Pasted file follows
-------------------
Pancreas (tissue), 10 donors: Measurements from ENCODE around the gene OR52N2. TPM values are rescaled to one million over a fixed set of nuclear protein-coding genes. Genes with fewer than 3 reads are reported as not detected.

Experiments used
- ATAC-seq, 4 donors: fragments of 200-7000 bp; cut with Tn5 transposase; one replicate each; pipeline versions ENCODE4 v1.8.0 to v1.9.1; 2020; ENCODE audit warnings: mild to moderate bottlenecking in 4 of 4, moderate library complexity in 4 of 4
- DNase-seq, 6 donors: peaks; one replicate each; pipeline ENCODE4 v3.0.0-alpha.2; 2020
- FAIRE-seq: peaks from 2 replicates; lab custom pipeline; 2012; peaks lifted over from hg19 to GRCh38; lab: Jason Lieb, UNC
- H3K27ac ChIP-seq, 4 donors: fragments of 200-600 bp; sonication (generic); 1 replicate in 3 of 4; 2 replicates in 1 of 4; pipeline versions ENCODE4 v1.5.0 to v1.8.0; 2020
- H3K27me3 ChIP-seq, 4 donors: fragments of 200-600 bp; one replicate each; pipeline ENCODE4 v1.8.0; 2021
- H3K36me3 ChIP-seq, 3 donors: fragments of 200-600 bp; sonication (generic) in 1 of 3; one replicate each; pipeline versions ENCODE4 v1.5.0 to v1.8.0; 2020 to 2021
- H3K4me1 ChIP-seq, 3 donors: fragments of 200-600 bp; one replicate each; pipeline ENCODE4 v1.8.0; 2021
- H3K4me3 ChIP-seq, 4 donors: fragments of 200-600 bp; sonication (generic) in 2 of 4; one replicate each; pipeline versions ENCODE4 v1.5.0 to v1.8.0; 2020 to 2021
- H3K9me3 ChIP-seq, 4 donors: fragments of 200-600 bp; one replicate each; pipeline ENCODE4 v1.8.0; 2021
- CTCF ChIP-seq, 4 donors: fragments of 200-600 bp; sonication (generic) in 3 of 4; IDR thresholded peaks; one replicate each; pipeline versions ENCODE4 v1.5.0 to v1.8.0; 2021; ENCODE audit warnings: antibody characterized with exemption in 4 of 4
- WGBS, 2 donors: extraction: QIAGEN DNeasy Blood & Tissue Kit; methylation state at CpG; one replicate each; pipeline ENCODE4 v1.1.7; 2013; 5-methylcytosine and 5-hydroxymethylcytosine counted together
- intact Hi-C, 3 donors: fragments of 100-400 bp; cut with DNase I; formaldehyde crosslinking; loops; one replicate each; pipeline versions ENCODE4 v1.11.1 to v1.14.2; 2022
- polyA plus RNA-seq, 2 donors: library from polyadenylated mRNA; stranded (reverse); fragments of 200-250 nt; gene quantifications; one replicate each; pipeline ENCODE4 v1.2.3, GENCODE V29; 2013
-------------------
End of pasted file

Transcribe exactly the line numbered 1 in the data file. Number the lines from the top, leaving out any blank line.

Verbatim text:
Pancreas (tissue), 10 donors: Measurements from ENCODE around the gene OR52N2. TPM values are rescaled to one million over a fixed set of nuclear protein-coding genes. Genes with fewer than 3 reads are reported as not detected.